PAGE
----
James Brazier’s family has kept his memory alive over the years, but it often has been painful. Bush is the only member of the family who will still speak about her father’s death to outsiders. Her sister, Hattie Mae Brazier Polite, initially spoke to Klibanoff, Gadsden, and Kelly about the incident, as did one of James Brazier’s sisters, Sarah Brazier, but reliving the family’s tragedy became too difficult. Her brothers—James Jr. and Willie James, whom the family called Ruddy—died in 2008 and 2009, respectively.

“My mother never talked about it to us. Children kept their place; nothing was discussed with children back at that time. We talked to each other about what happened and how awful it was. My brother James had a lot of hatred behind this incident; he hated to think about it,” Bush says. “If you tried to talk to him about this he would get angry and say ‘Don’t come to me with that s***.’ He took it very, very hard until the day he died.”

By contrast, Bush’s daughter has heard the story of her grandfather’s death “ever since she could hear.” Bush also has shared the story over and over again with her four grandchildren.

“Young people today don’t understand the struggle our forefathers went through,” Bush says. “They were born into an integrated society. Mixed-race dating is normal to them, but I remember when people used to be hanged for that. When Hank (Klibanoff) sent me printouts of the website, my youngest granddaughter looked it up on the Internet. All they could do is just shake their heads like they couldn’t believe it.”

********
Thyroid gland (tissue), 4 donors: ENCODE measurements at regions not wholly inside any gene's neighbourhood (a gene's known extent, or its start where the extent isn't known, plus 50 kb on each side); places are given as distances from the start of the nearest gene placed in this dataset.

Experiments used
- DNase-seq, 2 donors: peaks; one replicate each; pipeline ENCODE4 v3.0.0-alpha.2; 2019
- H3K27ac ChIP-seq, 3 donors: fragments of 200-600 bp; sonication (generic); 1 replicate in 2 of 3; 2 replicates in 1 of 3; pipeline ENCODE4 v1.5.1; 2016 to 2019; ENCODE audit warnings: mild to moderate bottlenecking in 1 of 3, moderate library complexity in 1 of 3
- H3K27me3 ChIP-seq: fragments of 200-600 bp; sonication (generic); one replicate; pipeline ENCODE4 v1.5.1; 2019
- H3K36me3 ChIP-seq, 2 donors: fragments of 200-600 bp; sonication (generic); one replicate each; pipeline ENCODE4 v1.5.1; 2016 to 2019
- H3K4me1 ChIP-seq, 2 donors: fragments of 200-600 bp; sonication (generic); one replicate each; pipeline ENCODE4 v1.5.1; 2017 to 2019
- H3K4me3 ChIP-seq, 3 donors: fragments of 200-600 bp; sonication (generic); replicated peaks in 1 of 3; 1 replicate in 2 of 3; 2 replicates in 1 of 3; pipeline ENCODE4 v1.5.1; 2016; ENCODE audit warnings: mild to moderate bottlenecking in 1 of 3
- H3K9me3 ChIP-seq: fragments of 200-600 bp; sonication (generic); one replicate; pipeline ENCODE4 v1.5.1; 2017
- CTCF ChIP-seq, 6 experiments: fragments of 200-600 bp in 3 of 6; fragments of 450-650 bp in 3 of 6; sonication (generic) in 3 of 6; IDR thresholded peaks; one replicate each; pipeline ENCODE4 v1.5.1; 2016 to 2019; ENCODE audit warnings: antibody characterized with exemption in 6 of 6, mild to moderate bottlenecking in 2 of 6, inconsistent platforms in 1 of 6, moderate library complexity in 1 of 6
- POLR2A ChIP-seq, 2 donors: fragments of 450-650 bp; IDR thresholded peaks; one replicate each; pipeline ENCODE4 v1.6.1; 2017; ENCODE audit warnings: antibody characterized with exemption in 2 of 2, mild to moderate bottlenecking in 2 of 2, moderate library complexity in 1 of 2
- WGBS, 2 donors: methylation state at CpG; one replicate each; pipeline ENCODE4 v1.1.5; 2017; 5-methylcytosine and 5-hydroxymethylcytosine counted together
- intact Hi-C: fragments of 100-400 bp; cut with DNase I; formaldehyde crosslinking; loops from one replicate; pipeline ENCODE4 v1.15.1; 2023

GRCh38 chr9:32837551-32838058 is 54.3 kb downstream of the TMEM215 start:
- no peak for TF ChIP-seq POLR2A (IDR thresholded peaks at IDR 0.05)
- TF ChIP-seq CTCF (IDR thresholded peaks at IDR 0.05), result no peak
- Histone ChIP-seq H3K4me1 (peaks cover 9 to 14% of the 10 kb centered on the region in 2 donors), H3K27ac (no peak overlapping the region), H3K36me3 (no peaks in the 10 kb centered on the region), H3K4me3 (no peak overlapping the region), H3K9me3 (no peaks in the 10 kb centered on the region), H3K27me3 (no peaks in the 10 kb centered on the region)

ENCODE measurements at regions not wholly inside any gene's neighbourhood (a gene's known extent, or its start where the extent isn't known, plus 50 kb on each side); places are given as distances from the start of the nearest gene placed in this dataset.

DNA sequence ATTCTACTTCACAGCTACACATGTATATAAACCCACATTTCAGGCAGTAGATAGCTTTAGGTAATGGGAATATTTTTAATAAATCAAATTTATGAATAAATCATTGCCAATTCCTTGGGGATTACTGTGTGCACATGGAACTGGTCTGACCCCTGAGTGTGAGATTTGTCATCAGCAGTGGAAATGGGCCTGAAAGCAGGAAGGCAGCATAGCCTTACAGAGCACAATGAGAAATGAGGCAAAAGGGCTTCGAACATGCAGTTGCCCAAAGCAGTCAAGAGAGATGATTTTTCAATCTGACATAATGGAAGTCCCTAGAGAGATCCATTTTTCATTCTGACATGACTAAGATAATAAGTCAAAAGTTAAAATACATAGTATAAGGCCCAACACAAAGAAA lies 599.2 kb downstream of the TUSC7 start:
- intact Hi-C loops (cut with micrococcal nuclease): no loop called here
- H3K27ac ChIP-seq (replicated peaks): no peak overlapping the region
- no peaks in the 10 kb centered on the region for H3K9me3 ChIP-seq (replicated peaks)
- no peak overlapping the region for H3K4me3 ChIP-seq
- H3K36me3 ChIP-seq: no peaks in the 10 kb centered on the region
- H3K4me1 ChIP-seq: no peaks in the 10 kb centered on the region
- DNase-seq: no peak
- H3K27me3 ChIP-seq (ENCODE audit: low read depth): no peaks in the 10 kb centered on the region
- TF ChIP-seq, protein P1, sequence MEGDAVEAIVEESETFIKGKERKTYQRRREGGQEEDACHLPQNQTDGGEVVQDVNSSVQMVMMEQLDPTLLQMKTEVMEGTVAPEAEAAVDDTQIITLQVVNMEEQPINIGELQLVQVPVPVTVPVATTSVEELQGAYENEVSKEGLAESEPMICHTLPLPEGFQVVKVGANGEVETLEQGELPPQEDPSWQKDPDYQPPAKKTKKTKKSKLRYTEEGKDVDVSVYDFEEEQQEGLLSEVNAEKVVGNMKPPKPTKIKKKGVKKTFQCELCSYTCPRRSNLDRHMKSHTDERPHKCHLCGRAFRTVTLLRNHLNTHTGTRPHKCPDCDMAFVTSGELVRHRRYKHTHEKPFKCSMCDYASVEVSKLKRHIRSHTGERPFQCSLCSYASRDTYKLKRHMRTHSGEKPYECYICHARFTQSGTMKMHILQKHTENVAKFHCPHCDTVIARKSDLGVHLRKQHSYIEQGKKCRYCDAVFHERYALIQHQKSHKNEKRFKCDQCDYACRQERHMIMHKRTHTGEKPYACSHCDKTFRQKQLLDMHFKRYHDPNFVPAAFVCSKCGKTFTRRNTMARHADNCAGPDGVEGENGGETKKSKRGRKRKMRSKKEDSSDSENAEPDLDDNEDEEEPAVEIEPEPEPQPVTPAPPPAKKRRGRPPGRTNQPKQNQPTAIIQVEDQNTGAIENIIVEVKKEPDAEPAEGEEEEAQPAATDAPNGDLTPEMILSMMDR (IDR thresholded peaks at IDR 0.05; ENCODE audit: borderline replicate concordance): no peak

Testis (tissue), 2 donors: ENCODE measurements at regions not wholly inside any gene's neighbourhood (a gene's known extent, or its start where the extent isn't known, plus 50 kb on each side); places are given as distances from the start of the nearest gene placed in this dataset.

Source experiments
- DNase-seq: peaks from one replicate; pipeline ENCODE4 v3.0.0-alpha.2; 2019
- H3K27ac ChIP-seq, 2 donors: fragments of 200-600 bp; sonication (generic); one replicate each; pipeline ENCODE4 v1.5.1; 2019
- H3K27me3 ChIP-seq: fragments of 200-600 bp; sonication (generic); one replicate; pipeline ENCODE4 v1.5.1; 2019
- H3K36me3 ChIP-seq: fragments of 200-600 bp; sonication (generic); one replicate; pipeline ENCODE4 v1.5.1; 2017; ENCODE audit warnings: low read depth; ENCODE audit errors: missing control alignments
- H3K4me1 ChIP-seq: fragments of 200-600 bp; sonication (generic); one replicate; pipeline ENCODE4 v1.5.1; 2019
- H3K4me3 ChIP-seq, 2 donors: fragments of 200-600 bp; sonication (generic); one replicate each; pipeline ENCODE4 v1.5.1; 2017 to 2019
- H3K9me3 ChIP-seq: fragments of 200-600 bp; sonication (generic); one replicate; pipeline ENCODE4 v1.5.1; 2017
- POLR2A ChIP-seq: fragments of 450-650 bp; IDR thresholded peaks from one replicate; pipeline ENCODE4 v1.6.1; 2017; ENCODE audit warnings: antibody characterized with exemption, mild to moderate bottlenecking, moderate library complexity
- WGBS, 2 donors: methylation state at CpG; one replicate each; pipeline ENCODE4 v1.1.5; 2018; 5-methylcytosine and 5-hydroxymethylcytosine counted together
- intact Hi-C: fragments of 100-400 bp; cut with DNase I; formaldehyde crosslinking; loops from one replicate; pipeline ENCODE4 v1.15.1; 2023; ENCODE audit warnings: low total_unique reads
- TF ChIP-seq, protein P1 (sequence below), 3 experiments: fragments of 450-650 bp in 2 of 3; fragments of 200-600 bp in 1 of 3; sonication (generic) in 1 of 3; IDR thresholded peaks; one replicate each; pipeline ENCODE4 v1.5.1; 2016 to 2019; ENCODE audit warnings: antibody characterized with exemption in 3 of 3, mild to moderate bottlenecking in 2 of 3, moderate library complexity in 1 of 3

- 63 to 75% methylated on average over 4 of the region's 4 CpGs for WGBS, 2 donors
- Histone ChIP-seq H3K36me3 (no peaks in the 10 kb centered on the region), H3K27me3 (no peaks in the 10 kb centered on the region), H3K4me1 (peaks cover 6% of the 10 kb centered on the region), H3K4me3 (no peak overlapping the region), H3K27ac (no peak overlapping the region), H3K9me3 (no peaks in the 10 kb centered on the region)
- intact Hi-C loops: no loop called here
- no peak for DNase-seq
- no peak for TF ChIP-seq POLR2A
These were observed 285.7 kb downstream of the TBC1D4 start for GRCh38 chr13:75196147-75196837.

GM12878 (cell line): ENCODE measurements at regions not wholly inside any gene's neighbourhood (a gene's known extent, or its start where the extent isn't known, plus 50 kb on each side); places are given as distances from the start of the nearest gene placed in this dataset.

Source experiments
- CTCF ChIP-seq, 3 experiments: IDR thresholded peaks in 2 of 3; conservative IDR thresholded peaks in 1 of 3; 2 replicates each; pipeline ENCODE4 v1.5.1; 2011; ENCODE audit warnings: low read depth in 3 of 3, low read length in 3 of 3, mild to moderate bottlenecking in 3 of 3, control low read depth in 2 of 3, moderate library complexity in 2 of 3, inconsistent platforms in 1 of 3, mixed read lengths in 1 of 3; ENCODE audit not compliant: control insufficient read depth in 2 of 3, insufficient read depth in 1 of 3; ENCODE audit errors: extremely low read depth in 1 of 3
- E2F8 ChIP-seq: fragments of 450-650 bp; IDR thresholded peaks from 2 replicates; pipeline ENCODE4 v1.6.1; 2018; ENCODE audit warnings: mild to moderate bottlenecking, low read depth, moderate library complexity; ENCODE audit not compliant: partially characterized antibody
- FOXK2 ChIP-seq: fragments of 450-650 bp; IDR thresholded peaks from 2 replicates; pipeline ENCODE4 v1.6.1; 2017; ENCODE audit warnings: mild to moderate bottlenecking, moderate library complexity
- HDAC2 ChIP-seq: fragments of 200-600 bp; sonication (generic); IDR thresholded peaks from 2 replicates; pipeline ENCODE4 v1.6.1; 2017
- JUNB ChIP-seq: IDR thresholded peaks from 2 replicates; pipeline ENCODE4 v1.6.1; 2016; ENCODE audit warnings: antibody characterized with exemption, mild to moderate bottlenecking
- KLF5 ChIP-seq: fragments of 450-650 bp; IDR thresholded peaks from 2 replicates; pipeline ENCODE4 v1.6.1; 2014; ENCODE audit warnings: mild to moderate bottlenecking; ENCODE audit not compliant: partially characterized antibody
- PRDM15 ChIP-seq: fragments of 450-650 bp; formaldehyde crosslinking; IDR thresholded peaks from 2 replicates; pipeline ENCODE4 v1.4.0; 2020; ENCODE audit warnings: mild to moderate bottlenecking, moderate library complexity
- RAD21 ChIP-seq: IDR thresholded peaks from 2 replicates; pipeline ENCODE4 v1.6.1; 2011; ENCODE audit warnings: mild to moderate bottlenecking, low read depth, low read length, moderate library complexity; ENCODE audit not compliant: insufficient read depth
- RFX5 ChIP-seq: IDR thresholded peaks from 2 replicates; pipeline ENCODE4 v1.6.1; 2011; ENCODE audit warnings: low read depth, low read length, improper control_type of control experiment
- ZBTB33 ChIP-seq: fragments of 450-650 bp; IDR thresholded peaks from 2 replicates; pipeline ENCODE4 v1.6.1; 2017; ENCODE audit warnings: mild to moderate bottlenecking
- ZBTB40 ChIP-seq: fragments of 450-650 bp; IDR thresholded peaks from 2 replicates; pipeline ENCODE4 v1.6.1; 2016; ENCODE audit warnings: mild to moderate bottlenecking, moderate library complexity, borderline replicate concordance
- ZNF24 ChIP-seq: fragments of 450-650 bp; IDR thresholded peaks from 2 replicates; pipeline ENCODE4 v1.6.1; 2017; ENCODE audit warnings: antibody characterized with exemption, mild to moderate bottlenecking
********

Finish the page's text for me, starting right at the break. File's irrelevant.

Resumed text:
Bush has listened to her grandchildren as they declared what they would do in a similar situation—that they would not have put up with such treatment.

“They don’t understand that we were powerless against the law. Powerless. Everyone was afraid in that time. Every time you’d look around, someone was being beaten up or killed, all black men. [Police] would just beat them up because they could,” Bush says. “We just had to sit back and accept it, there was nothing we could do.”

Walking around the edge of the property her parents used to own, Bush mentions absently that the house used to be green before pointing to a shallow, overgrown trench that runs beside the house.

“They drug him through that ditch,” she says, remembering the fear of the day her father was taken from his family and the confusion that came after for her and her younger siblings.   

“I don’t remember that much about what happened during that time. Adults didn’t talk to children like they do now. We had to stay in a room with the other children,” Bush says.  “I remember a lot of people were there at the funeral; everyone was standing outside talking and whispering. I had no real concept of what was going on, but I do remember that was the first time I was allowed to wear stockings.”

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Civil Fights: Verda Mae Brazier Bush (above, left) listens to Lucius Holloway describe the civil rights struggle in Terrell County.

One of the neighbors who witnessed the beating and arrest was Lucius Holloway, who saw the events unfold as he sat on the front porch of his father-in-law’s house, located diagonally across the street, with his parents-in-law and his wife, Emma Kate, who was pregnant with the couple’s first child.

Recently, Holloway and Bush stood and talked in the street in front of the Braziers’ former home, where Holloway’s son now lives.